The Hudson Valley region is already noted for its wines produced from grape varieties such as Baco Noir, Seyval Blanc, and more recently, Cabernet Franc. But as a grape grower and winemaker with more than thirty-five years of experience working with the terroir and in the cellars, I have my sights set on several other grape varieties that I believe will come into their own over the next decade. All of these grapes are now being grown in limited quantities in vineyards across the Hudson Valley and Capital Region, and in some cases, are already being made into interesting, quality wines. Here are ten varieties (plus one for good measure) that consumers should watch for.
The Hudson Valley and Burgundy, France, have similar climates, geography, and soils; in short, both of these areas are superb for the production of Chardonnay, Pinot Noir, and Gamay Noir. With no disrespect to our brothers and sisters in wine on the West Coast, these same wines produced in the Hudson Valley can be more subtle, integrated, and rounder, or, “more French” than the yummy, but still very jammy, fruit-forward wines of the West Coast.
Chardonnay A versatile, white wine grape in the cellar that can make many different styles of wine: bright and yeasty sparkling wines; austere, steely wines of great intellect; big, fat buttery wines full of vanilla; or easy-drinking table wines. Our local Chardonnays tend to be more subtle with great presence, and more Burgundian in style than most Chardonnays made in other parts of the U.S. They tend to be crisp and flinty with fruits of green apples, lemons, and grapefruit; or softer wines of vanilla, melons, pears, tropical fruits, and old bananas.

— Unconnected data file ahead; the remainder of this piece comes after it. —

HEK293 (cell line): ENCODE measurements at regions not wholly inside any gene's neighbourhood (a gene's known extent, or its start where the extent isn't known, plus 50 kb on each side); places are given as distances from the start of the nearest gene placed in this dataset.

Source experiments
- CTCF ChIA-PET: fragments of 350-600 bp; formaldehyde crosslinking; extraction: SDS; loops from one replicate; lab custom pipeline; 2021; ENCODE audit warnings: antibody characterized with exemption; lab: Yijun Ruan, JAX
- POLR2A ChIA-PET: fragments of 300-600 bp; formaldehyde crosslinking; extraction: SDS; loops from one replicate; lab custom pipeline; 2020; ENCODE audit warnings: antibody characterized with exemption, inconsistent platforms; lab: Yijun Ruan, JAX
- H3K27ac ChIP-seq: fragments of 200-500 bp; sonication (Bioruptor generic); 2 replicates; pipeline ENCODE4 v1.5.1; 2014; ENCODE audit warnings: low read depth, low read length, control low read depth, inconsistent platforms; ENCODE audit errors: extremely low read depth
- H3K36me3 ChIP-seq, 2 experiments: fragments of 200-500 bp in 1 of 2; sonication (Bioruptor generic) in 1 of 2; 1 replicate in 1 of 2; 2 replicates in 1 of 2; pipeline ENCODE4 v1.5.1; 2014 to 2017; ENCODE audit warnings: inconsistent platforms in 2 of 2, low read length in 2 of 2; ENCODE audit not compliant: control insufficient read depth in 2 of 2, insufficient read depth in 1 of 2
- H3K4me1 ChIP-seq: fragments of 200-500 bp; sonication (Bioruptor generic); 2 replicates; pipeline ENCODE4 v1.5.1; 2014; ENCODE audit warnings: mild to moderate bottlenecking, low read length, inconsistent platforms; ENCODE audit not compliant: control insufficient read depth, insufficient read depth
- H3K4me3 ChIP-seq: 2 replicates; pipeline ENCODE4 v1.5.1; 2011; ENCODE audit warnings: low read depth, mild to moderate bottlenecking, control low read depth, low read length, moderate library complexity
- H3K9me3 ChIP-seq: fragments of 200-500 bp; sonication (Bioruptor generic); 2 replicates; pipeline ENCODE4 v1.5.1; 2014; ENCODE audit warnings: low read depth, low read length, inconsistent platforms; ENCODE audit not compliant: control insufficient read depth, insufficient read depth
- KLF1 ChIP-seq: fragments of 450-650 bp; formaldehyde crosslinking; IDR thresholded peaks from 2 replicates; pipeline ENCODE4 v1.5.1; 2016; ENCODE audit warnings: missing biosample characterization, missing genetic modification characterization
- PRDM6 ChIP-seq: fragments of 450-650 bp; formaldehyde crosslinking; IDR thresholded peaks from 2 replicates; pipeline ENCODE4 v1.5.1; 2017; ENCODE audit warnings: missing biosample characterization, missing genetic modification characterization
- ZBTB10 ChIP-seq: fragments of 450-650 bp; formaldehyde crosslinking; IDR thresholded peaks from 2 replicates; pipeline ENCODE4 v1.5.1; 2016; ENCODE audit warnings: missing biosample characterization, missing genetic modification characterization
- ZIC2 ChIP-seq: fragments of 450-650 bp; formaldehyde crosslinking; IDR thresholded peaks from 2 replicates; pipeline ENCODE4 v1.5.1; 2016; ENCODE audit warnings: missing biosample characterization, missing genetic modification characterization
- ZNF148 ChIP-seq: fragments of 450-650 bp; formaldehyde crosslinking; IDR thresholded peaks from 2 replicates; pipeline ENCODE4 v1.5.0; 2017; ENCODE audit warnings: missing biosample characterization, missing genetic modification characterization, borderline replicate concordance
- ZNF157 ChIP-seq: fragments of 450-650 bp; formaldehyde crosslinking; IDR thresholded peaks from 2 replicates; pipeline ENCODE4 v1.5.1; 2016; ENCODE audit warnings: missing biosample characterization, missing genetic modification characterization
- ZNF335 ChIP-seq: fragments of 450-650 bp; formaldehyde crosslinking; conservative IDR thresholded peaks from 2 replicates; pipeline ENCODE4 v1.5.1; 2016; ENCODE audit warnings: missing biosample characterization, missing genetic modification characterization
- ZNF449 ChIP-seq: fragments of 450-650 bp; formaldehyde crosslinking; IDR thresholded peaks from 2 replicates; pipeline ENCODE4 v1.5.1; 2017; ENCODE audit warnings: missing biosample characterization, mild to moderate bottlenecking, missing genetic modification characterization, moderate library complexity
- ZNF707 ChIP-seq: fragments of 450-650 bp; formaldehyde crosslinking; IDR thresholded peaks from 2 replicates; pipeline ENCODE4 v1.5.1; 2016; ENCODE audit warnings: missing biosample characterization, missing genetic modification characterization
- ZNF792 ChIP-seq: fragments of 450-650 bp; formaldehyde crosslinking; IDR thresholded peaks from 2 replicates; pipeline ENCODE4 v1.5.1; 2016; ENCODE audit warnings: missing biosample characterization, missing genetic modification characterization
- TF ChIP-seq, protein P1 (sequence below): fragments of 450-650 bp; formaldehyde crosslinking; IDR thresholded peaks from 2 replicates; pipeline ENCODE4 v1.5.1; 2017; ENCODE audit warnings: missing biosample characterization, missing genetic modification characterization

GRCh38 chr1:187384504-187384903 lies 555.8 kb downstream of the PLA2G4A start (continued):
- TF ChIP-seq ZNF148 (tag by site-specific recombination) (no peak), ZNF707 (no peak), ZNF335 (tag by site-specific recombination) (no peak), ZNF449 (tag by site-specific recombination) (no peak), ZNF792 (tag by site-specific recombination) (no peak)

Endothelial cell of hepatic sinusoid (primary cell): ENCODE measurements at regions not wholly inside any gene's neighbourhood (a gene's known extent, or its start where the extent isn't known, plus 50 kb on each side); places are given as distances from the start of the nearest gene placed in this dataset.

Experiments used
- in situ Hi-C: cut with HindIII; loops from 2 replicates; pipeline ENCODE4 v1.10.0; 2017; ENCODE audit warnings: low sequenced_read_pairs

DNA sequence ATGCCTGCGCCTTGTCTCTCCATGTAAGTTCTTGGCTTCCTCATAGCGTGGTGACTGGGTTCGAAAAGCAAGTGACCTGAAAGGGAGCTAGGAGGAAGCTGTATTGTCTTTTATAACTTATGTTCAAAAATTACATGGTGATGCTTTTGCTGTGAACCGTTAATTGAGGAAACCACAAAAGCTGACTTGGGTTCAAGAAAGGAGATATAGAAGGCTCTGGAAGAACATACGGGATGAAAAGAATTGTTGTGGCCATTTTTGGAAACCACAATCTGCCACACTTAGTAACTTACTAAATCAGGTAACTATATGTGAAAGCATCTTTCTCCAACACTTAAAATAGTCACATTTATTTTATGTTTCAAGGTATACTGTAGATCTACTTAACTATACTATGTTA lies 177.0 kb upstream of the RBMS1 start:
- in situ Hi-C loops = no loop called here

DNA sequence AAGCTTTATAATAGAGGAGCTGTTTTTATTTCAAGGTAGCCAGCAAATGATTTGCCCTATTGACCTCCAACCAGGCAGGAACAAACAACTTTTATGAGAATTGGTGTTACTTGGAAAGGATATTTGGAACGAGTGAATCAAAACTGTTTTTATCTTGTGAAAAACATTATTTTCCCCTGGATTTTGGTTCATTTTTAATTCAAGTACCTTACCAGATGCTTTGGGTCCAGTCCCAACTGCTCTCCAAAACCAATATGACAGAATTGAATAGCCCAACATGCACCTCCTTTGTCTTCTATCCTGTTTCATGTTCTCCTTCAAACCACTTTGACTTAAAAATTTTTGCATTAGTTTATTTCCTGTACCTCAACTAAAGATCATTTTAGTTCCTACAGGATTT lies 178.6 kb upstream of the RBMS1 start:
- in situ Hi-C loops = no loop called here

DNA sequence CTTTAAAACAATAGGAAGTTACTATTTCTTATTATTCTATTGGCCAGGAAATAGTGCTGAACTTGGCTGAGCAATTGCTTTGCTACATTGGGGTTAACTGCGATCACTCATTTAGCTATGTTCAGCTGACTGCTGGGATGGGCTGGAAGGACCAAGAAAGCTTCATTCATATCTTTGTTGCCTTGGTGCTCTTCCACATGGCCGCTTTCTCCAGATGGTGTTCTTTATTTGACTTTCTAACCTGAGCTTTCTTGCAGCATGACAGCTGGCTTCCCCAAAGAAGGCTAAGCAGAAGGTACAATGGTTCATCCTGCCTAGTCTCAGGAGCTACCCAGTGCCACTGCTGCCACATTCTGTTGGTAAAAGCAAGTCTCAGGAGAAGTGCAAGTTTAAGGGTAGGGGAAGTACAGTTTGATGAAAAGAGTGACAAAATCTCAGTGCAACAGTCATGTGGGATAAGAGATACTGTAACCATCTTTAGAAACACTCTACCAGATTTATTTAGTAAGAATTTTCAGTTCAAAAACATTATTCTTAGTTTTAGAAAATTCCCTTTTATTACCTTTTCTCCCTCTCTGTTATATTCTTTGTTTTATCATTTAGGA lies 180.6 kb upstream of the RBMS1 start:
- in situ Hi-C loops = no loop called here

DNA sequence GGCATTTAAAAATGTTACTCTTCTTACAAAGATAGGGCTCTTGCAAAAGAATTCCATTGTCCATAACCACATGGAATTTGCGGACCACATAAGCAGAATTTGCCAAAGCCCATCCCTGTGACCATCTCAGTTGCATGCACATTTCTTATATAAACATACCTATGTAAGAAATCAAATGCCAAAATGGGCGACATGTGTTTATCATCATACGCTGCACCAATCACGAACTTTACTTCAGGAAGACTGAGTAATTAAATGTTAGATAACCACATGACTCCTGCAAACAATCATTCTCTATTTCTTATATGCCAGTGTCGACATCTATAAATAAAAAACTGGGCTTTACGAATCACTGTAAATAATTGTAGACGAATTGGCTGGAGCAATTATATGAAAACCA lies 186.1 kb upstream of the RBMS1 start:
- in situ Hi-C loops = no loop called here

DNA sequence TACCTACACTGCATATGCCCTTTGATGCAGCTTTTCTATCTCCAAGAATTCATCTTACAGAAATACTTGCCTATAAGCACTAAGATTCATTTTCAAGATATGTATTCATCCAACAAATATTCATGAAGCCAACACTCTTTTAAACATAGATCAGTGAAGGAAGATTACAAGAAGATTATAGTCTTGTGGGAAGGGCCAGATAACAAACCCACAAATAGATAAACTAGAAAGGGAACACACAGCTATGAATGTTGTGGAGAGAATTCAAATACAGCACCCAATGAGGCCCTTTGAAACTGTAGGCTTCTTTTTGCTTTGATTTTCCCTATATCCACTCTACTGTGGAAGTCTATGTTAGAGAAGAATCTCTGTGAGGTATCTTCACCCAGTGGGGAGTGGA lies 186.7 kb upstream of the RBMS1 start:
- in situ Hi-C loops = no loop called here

Pinot Noir Like Burgundian Pinots, Hudson valley Pinots are firm, but velvety with a solid tannin structure; soft, but with a firm underlying body and structure, like a steel girder wrapped in velvet. The flavors include strawberry jam, red cherries, raspberries, raisins, black pepper/spice, vanilla, chocolate, and barnyard flavors which can exhibit plum and eucalyptus notes that layer nicely with cedar and sweet smoke.
Gamay Noir Produces big, dark, complex wines with some tannin and great aging potential, somewhat similar to those wines being produced in Beaujolais. These dark wines have more body, black cherry, blackberries, chocolate, and black pepper flavors when compared to Pinot Noir.
French-American hybrids have excellent quality in the cellar, but can often be grown in the Hudson Valley in a much more sustainable manner than European vinifera grape varieties.
Burdin Noir This promising red variety is more than one-quarter vinifera, bred circa 1925 by Joanny Burdin in the Saône-et- Loire Department in the middle of Burgundy. This productive variety makes a superior wine with great aging potential. The wine’s color has hues of light beet juice. It has a pronounced berry nose and a soft, but full, tannin structure, with a long clean finish. The flavor profile is of strawberry jam, pomegranates, and lots of berries with a pleasant gamey/grassy undertone.